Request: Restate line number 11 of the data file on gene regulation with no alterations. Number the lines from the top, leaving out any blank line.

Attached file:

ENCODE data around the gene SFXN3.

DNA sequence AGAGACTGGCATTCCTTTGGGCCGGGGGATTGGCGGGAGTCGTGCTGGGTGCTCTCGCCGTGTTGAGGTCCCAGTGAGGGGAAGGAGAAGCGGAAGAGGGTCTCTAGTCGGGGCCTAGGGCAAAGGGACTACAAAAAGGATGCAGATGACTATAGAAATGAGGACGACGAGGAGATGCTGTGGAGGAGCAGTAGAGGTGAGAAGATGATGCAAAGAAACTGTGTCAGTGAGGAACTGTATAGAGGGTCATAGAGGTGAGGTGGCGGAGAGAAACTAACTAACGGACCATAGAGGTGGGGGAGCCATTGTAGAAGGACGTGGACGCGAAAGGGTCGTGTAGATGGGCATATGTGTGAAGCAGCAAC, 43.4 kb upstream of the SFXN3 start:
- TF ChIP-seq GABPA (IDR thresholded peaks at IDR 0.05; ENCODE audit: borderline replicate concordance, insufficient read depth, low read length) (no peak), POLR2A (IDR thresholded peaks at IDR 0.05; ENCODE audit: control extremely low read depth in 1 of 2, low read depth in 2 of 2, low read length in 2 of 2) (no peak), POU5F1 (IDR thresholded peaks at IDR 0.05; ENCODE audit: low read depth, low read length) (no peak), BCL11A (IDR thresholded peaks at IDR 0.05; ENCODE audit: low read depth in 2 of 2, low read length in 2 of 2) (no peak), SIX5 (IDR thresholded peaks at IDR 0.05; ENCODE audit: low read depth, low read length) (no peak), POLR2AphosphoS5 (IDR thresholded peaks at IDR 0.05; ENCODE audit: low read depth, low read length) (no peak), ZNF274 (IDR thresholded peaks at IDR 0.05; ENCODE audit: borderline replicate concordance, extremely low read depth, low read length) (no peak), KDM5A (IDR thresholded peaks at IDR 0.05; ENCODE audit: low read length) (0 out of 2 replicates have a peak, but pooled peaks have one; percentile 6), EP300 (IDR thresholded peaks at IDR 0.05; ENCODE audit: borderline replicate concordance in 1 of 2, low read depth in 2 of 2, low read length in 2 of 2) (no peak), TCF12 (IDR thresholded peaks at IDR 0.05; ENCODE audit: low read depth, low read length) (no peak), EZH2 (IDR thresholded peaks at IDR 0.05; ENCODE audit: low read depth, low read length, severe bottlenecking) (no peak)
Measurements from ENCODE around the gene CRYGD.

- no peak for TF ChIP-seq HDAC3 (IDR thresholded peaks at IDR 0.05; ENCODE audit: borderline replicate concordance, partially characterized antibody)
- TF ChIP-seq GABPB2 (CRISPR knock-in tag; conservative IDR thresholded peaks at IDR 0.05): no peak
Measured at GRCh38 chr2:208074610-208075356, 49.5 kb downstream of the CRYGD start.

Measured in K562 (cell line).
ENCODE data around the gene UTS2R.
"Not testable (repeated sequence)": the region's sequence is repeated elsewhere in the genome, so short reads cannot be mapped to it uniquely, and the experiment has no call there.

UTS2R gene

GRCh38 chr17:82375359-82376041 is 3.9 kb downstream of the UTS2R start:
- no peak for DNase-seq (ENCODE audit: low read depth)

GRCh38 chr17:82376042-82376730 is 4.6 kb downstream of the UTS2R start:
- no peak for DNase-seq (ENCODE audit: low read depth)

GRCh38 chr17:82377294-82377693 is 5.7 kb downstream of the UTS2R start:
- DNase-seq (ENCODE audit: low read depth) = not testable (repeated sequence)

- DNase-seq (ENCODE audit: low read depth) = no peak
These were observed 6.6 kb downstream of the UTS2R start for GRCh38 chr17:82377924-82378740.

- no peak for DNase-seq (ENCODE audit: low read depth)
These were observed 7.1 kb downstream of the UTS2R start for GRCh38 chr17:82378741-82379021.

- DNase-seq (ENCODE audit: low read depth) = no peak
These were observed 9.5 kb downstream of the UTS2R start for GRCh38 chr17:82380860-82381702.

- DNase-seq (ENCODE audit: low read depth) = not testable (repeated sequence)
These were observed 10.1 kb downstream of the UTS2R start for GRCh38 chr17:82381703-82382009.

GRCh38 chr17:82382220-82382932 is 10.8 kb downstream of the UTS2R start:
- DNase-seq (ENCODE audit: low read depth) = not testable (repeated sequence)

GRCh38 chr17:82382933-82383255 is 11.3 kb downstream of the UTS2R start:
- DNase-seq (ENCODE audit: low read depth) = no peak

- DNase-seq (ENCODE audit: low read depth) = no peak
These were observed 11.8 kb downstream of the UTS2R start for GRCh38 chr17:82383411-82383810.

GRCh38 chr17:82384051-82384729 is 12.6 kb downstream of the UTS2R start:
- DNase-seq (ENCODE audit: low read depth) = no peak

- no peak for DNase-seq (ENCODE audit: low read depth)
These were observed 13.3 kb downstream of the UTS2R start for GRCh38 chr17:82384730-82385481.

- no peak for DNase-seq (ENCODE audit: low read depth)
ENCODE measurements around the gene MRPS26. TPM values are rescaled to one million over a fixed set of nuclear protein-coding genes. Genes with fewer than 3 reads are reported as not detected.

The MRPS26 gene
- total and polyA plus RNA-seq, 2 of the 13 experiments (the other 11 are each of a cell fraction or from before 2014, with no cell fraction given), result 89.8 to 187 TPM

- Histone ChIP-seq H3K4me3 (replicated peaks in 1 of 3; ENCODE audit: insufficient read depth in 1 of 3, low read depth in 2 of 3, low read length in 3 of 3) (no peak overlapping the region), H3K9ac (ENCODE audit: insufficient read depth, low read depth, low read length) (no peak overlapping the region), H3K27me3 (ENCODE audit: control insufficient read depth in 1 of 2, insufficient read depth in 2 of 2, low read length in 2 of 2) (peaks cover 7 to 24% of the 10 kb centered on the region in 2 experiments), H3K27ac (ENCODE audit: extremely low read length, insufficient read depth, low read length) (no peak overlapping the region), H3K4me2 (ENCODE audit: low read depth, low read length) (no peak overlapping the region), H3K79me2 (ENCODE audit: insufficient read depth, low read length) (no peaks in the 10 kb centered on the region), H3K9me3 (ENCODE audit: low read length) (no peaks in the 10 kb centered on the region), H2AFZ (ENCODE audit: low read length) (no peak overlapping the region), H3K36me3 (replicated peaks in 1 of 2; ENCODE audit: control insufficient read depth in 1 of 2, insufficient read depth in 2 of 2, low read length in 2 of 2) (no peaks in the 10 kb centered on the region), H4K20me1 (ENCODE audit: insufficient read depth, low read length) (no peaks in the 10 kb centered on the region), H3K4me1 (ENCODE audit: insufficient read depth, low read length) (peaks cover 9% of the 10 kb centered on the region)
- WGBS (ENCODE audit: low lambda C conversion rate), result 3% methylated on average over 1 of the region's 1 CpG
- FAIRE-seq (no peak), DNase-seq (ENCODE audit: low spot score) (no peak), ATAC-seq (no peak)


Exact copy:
UTS2R gene